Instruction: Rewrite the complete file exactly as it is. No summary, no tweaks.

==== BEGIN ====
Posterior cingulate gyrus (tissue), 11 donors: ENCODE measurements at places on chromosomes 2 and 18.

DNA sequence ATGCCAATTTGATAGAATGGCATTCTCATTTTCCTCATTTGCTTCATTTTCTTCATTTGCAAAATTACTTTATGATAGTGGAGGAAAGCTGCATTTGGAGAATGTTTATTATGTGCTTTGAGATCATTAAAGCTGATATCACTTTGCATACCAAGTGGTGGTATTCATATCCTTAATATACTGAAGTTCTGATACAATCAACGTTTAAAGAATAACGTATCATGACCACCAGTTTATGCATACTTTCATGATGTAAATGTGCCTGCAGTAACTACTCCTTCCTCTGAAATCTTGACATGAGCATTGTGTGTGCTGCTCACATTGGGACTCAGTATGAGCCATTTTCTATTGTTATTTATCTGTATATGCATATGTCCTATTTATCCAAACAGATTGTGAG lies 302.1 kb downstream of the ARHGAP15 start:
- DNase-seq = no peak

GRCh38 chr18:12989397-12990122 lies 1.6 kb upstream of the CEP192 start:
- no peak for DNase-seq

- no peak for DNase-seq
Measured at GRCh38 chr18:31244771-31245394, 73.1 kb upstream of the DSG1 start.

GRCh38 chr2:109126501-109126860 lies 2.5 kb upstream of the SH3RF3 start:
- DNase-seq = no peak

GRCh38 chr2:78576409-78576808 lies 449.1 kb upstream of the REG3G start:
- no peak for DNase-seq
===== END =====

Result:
Posterior cingulate gyrus (tissue), 11 donors: ENCODE measurements at places on chromosomes 2 and 18.

DNA sequence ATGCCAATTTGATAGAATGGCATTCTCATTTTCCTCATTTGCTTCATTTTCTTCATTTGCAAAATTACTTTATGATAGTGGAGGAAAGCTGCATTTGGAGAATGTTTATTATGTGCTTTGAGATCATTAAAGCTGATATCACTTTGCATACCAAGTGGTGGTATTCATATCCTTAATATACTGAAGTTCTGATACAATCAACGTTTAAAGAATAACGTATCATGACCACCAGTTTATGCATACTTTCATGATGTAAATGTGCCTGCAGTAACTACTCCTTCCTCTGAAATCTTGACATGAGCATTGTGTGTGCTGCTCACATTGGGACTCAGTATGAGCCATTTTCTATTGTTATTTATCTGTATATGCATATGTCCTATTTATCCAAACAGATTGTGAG lies 302.1 kb downstream of the ARHGAP15 start:
- DNase-seq = no peak

GRCh38 chr18:12989397-12990122 lies 1.6 kb upstream of the CEP192 start:
- no peak for DNase-seq

- no peak for DNase-seq
Measured at GRCh38 chr18:31244771-31245394, 73.1 kb upstream of the DSG1 start.

GRCh38 chr2:109126501-109126860 lies 2.5 kb upstream of the SH3RF3 start:
- DNase-seq = no peak

GRCh38 chr2:78576409-78576808 lies 449.1 kb upstream of the REG3G start:
- no peak for DNase-seq